I have a few small sewing projects in the works.  My sewing stuff was findable, but pieces were stored in four different locations around the house.  I had to check all four to find the supplies I needed for a particular project, so it seemed like a good opportunity to organize and consolidate.  A bag ‘o more supplies recently purchased from the fabric store constituted a fifth location.  I dumped everything out onto the (half cleaned off) table:

and after removing some unnecessary packaging and consolidating like items into ziploc bags, I managed to get all that stuff into this:

It may seem like a minor victory, but I was happy with it.  And yes, my sewing box is rather unsophisticated, but it works ok.  Someday I will get a box that is meant to hold sewing supplies instead of a random bin that we had around the house.

A couple of my favorite new purchases were the Needle Nest (a small plastic box with a magnet to hold needles - since my sewing box has no lid I always worried about the needles sticking out of the pin cushion) and Safety Pins Galore. 

Safety Pins Galore!?  I couldn’t resist.  I was able to toss my previous safety pin container, which was a cardboard jewelry box with dividers made of cardboard and tape.  That thing lasted over 10 years.  But now I had too many safety pins, so I threw the extras into my travel sewing kit, since safety pins are probably the single most useful items in a travel sewing kit. 

Do other people have the same issues with getting and staying organized?  Is it weird that I was kind of excited to get just one thing in order?  One step at a time.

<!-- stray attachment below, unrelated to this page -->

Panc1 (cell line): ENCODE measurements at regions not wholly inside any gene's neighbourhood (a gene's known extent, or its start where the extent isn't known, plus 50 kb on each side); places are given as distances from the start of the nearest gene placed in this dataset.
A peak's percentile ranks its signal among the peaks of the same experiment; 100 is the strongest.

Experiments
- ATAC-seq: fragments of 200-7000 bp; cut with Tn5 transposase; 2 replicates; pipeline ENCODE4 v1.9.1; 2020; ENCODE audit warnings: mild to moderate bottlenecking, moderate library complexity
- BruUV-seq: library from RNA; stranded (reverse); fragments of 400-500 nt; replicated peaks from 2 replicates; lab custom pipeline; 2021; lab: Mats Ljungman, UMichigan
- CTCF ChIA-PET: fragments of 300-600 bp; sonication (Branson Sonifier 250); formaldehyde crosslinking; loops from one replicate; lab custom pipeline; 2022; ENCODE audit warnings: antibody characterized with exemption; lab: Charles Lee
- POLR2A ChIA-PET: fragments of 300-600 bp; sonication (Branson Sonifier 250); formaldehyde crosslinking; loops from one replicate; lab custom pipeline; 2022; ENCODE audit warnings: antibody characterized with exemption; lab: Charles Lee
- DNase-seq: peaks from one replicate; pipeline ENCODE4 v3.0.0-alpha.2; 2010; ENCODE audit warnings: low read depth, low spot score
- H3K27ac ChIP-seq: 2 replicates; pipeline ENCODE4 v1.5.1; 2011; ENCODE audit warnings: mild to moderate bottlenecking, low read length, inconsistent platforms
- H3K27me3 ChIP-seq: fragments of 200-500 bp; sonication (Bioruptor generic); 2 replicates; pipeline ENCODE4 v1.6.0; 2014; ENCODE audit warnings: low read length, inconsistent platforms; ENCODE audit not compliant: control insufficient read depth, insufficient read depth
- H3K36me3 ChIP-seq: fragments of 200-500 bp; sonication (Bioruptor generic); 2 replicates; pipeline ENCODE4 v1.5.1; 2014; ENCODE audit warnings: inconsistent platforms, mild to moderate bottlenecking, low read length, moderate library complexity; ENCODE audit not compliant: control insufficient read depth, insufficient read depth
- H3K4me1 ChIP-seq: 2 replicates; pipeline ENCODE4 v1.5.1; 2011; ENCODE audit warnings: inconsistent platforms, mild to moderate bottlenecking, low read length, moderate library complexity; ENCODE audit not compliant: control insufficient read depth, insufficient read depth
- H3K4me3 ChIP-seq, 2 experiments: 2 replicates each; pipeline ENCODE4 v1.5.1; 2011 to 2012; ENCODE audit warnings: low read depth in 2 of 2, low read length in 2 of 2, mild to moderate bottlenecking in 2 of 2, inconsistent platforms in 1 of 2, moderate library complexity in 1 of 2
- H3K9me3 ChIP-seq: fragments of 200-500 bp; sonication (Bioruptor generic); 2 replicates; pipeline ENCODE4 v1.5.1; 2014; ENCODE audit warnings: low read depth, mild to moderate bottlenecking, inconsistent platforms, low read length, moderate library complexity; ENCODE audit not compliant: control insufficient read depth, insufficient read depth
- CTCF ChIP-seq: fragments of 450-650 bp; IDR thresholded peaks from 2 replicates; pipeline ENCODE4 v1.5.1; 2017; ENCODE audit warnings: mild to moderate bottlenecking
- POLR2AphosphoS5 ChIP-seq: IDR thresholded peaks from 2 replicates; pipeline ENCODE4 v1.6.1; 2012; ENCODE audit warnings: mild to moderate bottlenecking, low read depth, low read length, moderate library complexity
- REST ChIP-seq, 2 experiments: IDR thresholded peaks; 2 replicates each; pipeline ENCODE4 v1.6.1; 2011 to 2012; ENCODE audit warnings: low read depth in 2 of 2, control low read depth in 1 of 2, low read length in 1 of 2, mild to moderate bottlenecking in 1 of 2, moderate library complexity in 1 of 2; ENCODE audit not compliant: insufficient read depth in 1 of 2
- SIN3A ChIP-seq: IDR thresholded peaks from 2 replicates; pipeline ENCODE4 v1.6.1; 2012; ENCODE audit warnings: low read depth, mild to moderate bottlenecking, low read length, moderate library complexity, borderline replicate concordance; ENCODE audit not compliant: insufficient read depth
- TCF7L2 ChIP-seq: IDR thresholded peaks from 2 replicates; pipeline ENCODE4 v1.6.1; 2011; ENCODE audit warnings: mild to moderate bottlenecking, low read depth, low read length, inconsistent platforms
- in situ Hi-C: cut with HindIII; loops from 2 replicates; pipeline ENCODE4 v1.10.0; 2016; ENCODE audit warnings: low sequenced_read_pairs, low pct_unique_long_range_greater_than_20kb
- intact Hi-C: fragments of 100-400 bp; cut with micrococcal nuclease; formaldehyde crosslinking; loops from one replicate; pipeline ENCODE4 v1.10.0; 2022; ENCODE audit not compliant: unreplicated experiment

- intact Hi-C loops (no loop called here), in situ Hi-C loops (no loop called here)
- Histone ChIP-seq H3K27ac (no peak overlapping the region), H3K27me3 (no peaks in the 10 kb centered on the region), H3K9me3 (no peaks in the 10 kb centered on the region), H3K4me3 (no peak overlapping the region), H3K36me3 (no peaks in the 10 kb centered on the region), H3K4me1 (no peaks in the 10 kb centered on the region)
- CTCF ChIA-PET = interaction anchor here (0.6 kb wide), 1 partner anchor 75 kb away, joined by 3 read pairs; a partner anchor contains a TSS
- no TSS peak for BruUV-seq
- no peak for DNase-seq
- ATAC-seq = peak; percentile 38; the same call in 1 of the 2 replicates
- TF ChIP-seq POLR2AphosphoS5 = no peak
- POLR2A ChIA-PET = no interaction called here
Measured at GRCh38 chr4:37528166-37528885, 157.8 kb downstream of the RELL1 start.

DIY dog stuff (cont’d): old dog collar altered to fit new dog

I started using a martingale collar with our first dog and I’ve been a fan ever since.  These collars offer the best of all worlds, at least in my (limited) experience.  They are easy to slip over a dog’s head, but cannot be slipped off by the dog when on leash.  The collar hangs loose around the dog’s neck when there is no tension on the leash, and then when the dog (or handler) pulls on the leash, the collar tightens but only a limited amount.  I always adjust the size carefully so that when the collar tightens it is snug but won’t hurt the dog’s neck.  This helps the dog feel when there is tension on the leash and when there is not.  And unlike many flat nylon collars, there is no plastic buckle that could break. 

We are using Wonder Walker body halters for walks, as mentioned in the last post.  The harnesses do close with the plastic buckles, which run a small yet potentially devastating risk of breaking.  Wonder Walker recommends clipping the leash to a martingale collar in addition to the front ring of the harness, providing some security just in case the harness somehow comes off.  The collars also have the dogs’ tags on them, which are good to have when out and about. 

I bought a Spindrift (made in Bend, Oregon - what can I say, I’m a sucker for local goods and our nearest pet supply store Mud Bay carries them) “cozy martingale collar” for Sonny.  Spindrift describes this collar as “a great training collar for ‘spirited’ short haired dogs” - ha ha!  I had a larger version of the same collar that I had gotten for Wilbur, who put pretty low mileage on it.  I was way too big for Max, but I hate to buy something new when I can modify something I already have at home.  Here is the ‘before’ (the brown one tightened all the way is still huge compared to the orange one which is let out most of the way):